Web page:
CINCINNATI - Call it a sequel 32 years in the making.
For the first time since the famous "Freezer Bowl," the San Diego Chargers and Cincinnati Bengals will square off in the NFL playoffs on Sunday at Paul Brown Stadium.
You can see all the action on CTV beginning at 1pm et/10am pt.
Early forecasts for Sunday's game have the temperature reaching into the low 40s, certainly a positive development for the Southern California-based Chargers and a stark contrast from the last time San Diego visited the Queen City for a postseason game.
In NFL lore, the "Freezer Bowl" was the AFC Championship Game between the Chargers and the Bengals on Jan. 10, 1982. The Bengals won that one going way, 27-7, in what was the coldest temperature in NFL history in terms of wind chill. Air temperature was minus-9 on that day with the wind chill dipping down to minus-37 due to sustained 27 mph winds.
No one in their right mind wants to play in that kind of weather again but the Bengals probably wouldn't mind taking another 10 or 15 degrees off the current forecast.
There was a massive cold front ahead of the relatively balmy temperatures forecasted for Sunday and another looms behind it with the National Weather Service forecasting an 80 percent chance that snow and rain will fall Sunday in Cincinnati, with some of it likely coming during the game.
"Accumulating snow is expected," the weather service said in an advisory. "Snow will change to rain during the afternoon."
Either way, though, Cincinnati, which will be shooting for its first playoff win in 23 years, doesn't figure to be a hospitable place for any opponent because the AFC North champion Bengals finished the regular season a perfect 8-0 record on their home field.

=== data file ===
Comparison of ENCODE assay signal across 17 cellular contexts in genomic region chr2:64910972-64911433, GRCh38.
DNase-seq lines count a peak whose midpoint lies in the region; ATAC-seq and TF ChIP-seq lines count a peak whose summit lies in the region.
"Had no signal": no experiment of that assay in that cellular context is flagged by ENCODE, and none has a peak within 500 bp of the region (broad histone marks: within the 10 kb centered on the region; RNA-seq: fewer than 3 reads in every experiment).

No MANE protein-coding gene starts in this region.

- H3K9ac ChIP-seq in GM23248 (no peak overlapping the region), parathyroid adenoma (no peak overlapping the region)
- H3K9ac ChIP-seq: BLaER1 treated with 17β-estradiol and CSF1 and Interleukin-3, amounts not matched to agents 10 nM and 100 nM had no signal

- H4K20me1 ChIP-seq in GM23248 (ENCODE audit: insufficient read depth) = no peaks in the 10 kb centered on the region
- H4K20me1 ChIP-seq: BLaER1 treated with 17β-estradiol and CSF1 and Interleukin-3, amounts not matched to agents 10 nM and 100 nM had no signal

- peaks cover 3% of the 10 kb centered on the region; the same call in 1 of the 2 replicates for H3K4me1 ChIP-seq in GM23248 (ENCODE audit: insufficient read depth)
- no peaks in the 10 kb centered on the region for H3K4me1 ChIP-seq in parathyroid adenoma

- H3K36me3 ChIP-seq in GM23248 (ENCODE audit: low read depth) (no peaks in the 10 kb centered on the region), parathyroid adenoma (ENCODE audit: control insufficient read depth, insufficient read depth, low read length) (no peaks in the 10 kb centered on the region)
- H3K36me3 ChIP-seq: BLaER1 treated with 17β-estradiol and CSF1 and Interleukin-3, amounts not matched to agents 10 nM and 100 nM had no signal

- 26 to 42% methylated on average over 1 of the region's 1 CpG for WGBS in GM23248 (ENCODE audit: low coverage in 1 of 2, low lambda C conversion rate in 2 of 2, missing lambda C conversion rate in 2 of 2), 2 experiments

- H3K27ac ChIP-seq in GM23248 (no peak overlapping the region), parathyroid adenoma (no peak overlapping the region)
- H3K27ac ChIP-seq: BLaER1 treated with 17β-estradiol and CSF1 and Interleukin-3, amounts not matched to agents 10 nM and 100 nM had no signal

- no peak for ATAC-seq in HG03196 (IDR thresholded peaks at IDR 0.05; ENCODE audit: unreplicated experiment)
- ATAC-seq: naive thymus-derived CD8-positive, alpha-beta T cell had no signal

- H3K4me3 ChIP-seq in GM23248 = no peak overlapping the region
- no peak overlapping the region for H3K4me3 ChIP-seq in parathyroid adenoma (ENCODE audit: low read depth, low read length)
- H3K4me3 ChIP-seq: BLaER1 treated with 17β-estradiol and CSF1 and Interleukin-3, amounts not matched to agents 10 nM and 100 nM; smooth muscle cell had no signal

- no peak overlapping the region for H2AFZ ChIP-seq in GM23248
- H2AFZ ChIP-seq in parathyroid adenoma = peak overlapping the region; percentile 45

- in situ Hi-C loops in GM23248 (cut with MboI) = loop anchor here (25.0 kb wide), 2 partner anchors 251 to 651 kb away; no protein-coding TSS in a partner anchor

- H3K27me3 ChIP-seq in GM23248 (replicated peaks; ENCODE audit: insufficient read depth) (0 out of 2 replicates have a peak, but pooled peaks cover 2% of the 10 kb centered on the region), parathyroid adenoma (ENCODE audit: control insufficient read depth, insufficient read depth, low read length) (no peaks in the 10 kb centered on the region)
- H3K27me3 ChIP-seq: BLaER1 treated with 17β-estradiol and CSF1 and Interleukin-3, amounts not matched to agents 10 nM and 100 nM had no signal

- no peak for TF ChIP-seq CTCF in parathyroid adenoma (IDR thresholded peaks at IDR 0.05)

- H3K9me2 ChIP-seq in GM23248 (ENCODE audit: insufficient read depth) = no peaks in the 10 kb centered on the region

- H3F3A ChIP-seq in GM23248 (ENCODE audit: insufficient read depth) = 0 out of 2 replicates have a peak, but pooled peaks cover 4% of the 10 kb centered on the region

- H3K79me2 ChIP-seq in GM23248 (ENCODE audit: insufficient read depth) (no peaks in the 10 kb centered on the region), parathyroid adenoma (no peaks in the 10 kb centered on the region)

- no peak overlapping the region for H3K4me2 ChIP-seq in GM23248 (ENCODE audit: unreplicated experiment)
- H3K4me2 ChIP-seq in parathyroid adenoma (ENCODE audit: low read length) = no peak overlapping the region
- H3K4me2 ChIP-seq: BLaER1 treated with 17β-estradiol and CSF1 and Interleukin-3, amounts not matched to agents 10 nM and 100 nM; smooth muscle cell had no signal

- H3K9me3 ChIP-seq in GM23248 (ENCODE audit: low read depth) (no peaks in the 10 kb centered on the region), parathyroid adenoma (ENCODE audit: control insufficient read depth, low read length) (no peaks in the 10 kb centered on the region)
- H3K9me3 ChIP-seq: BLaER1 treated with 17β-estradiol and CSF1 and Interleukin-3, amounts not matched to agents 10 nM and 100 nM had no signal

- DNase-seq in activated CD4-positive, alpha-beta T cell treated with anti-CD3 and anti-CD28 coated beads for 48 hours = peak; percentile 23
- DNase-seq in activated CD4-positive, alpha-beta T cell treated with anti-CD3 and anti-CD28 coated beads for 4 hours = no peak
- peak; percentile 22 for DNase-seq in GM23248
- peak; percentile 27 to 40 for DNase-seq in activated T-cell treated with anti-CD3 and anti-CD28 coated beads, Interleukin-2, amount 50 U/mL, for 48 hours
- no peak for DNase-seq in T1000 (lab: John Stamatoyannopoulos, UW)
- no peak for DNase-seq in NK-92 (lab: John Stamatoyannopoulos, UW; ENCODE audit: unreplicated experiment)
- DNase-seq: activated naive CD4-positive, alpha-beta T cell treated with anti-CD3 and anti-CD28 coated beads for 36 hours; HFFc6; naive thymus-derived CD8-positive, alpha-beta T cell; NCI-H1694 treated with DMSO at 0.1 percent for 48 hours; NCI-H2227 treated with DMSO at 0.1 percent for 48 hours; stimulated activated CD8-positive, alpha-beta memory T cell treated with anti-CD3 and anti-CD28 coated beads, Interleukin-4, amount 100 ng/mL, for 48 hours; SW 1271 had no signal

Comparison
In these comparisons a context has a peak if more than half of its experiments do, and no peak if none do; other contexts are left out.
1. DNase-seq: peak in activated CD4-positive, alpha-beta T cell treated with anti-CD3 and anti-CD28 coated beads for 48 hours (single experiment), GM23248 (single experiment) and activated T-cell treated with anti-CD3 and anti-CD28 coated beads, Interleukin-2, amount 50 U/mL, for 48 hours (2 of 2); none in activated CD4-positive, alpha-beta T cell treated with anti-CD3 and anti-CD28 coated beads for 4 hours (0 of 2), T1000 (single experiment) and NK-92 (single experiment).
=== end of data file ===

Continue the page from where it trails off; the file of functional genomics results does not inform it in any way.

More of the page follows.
"They have to come here to "The Jungle" and deal with our weather and our fans," Bengals defensive end Wallace Gilberry said. "We'll see if we get the best out of them."
The Bengals' last win at Paul Brown Stadium may have been the most satisfying as they knocked their division rival and the reigning Super Bowl champion Ravens out of the postseason hunt last Sunday.
Andy Dalton ran for the go-ahead touchdown early in the fourth quarter in that one as Cincinnati closed out the regular season with a 34-17 triumph.
Dalton had an uneven performance with two touchdown passes and four interceptions but Baltimore could only turn those miscues into a trio of Justin Tucker field goals. He finished 21-of-36 overall for 281 yards as the Bengals (11-5) posted an unblemished home record for just the second time in franchise history.
Cincinnati scored the final 17 points after squandering a 17-6 halftime lead.
"We overcame the turnovers early and did a great job again in the red zone on defense, holding them to field goals early in the game," said Cincinnati coach Marvin Lewis. "We got the lead back and then kind of went to work on offense."